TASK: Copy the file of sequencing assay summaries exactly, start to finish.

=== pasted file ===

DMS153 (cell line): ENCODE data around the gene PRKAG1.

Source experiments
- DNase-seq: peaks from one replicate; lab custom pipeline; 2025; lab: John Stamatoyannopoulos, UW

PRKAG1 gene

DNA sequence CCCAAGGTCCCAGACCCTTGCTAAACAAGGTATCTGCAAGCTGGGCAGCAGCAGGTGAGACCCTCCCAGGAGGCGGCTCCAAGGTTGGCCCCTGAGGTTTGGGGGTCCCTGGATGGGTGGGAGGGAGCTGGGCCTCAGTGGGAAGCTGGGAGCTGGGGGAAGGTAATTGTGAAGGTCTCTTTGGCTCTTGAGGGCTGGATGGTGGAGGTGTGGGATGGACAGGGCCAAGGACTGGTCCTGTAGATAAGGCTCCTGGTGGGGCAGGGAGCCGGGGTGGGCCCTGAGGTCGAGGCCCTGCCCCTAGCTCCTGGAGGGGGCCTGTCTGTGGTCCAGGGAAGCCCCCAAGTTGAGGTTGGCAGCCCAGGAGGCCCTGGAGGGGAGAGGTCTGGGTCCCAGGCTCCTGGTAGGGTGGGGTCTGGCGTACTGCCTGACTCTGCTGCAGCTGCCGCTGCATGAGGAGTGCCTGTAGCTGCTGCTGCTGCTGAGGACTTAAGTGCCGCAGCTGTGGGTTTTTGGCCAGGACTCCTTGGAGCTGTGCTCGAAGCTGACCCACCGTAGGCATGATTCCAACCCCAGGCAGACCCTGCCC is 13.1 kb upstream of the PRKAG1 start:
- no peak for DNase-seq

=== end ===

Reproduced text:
DMS153 (cell line): ENCODE data around the gene PRKAG1.

Source experiments
- DNase-seq: peaks from one replicate; lab custom pipeline; 2025; lab: John Stamatoyannopoulos, UW

PRKAG1 gene

DNA sequence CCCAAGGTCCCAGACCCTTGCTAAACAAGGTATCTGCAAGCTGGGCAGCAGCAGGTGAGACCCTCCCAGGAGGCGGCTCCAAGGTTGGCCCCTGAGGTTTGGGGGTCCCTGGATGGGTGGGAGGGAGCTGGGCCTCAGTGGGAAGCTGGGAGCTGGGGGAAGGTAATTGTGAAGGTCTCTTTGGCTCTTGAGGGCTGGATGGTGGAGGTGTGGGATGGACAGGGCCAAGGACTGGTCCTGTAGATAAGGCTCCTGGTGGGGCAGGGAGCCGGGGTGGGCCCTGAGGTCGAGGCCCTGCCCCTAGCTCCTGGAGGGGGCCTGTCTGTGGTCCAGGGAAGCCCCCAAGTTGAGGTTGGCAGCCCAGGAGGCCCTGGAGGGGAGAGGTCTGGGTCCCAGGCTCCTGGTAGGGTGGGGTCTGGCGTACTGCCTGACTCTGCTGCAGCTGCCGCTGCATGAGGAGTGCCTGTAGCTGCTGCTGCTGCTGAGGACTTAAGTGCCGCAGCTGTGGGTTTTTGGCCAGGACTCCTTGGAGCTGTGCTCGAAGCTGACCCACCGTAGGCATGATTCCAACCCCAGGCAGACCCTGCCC is 13.1 kb upstream of the PRKAG1 start:
- no peak for DNase-seq